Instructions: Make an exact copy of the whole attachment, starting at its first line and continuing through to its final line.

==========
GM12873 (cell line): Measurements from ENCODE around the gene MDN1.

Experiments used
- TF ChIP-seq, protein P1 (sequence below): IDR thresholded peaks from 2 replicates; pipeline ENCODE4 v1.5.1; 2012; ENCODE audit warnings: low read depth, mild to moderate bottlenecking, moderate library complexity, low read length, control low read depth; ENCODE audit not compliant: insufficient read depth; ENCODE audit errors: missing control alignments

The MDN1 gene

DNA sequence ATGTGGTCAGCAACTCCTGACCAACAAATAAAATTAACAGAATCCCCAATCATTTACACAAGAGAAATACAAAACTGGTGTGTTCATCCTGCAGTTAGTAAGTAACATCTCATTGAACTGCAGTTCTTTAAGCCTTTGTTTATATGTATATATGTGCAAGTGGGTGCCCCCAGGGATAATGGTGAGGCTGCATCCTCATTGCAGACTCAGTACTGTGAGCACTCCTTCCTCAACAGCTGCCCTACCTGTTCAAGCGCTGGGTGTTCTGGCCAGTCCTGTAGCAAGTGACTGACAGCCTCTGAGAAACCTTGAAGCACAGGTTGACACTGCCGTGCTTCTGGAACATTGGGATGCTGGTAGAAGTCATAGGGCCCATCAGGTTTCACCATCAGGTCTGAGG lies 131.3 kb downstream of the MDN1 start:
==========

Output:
GM12873 (cell line): Measurements from ENCODE around the gene MDN1.

Experiments used
- TF ChIP-seq, protein P1 (sequence below): IDR thresholded peaks from 2 replicates; pipeline ENCODE4 v1.5.1; 2012; ENCODE audit warnings: low read depth, mild to moderate bottlenecking, moderate library complexity, low read length, control low read depth; ENCODE audit not compliant: insufficient read depth; ENCODE audit errors: missing control alignments

The MDN1 gene

DNA sequence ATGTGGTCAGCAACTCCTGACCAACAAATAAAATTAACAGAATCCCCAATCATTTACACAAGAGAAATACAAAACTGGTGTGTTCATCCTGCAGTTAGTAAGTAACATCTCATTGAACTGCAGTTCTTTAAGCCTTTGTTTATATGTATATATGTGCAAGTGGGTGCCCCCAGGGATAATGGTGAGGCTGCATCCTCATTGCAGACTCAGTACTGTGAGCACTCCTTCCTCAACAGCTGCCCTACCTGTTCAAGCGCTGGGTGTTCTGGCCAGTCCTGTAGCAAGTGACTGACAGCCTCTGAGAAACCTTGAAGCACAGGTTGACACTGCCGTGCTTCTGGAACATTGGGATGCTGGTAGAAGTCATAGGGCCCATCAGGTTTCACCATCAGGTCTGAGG lies 131.3 kb downstream of the MDN1 start: